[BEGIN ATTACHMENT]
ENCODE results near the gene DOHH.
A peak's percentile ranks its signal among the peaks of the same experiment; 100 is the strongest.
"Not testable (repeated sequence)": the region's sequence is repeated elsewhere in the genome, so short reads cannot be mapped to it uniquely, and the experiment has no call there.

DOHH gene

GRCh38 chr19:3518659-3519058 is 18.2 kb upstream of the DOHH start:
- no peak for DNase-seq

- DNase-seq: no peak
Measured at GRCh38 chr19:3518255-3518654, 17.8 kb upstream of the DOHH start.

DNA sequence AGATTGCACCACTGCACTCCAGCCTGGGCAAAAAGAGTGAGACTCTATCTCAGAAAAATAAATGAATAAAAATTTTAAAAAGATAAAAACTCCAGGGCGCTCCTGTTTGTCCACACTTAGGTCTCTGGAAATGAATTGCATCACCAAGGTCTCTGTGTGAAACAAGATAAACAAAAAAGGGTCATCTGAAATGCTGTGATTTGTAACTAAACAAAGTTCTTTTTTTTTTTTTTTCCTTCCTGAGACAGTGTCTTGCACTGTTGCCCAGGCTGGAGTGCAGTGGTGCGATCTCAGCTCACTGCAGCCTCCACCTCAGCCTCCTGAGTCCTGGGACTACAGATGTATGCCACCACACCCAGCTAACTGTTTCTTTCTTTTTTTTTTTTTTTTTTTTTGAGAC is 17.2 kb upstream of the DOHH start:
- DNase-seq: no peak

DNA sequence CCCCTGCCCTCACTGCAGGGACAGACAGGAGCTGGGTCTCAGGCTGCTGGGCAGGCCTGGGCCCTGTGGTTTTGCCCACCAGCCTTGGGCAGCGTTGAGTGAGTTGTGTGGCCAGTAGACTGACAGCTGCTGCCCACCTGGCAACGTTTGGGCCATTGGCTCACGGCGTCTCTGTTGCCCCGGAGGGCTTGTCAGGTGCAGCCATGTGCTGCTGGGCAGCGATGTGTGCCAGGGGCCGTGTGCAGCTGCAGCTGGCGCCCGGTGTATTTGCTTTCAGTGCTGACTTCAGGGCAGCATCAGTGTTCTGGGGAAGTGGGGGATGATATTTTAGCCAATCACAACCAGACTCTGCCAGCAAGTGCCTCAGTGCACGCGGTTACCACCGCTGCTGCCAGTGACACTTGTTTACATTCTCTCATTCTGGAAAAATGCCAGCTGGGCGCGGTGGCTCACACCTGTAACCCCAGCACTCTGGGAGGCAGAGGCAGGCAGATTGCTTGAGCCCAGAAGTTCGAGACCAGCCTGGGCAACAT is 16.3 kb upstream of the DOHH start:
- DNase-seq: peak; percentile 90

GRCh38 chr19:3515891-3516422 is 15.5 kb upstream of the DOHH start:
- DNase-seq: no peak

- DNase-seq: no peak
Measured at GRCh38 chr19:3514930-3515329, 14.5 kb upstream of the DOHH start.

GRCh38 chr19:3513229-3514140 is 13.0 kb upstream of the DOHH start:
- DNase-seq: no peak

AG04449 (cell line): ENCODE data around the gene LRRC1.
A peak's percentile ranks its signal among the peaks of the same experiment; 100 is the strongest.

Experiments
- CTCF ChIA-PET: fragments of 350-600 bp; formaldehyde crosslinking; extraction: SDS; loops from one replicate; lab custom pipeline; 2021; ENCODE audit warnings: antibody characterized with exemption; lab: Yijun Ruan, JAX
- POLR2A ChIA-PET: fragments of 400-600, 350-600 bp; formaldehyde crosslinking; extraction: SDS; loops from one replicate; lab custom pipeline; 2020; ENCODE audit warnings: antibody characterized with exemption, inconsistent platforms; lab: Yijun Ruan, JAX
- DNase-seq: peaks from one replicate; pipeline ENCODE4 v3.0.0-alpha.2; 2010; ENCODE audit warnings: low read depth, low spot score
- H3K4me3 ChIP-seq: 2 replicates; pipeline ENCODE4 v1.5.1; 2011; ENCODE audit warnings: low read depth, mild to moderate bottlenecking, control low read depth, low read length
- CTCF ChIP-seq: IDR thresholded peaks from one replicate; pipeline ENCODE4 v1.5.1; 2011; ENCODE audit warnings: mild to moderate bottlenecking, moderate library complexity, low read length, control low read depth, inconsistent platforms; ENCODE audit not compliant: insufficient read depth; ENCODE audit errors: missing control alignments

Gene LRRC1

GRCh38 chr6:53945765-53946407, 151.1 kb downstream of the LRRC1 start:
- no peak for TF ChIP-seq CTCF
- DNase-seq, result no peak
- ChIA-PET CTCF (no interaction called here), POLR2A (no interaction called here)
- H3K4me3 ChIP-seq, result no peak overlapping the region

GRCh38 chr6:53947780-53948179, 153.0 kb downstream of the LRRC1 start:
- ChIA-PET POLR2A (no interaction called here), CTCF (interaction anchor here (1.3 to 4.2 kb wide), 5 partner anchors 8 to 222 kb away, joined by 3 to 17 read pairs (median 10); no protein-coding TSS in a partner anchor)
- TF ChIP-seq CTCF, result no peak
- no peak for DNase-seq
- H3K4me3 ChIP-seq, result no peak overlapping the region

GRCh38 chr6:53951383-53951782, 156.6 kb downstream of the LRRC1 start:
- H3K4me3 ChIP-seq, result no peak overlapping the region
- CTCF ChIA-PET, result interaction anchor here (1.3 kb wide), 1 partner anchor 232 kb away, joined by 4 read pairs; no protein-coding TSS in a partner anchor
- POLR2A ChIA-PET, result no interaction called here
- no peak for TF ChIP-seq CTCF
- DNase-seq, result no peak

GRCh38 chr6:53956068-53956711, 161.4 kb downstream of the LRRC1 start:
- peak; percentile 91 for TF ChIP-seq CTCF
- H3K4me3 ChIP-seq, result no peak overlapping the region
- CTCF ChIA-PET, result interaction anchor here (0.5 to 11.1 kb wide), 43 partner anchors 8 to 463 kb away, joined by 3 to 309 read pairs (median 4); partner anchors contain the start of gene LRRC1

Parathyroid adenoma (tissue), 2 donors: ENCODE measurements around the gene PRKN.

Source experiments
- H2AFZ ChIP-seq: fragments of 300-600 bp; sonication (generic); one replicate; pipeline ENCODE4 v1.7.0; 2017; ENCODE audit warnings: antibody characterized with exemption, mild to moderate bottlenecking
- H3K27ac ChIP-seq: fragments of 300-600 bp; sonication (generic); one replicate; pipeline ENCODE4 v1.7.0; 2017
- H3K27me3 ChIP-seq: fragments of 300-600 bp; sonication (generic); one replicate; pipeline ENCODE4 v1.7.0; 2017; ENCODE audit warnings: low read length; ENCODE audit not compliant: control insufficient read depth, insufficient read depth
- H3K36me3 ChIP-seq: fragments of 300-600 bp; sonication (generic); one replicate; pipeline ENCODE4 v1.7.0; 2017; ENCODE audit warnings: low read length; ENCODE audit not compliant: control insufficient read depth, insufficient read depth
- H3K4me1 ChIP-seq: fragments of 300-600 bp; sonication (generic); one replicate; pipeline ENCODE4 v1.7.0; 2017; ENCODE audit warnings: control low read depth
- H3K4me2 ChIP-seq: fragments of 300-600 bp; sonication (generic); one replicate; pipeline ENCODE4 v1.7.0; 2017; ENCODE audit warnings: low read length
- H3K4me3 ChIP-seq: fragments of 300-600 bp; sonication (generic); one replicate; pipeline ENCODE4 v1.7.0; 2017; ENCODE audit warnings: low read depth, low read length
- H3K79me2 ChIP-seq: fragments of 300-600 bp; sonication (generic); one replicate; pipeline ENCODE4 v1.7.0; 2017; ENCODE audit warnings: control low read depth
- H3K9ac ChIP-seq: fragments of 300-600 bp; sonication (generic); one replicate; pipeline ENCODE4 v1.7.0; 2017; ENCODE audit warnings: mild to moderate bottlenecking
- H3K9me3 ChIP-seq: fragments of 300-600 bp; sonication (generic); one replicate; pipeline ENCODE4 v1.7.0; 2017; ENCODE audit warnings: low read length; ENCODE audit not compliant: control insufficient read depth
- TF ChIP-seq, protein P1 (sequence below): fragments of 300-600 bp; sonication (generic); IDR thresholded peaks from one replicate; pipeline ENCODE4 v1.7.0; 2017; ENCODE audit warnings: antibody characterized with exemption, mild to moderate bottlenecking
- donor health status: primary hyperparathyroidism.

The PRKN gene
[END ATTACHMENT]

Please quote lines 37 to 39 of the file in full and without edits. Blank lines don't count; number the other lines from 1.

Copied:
- H3K4me3 ChIP-seq, result no peak overlapping the region

GRCh38 chr6:53951383-53951782, 156.6 kb downstream of the LRRC1 start:
- H3K4me3 ChIP-seq, result no peak overlapping the region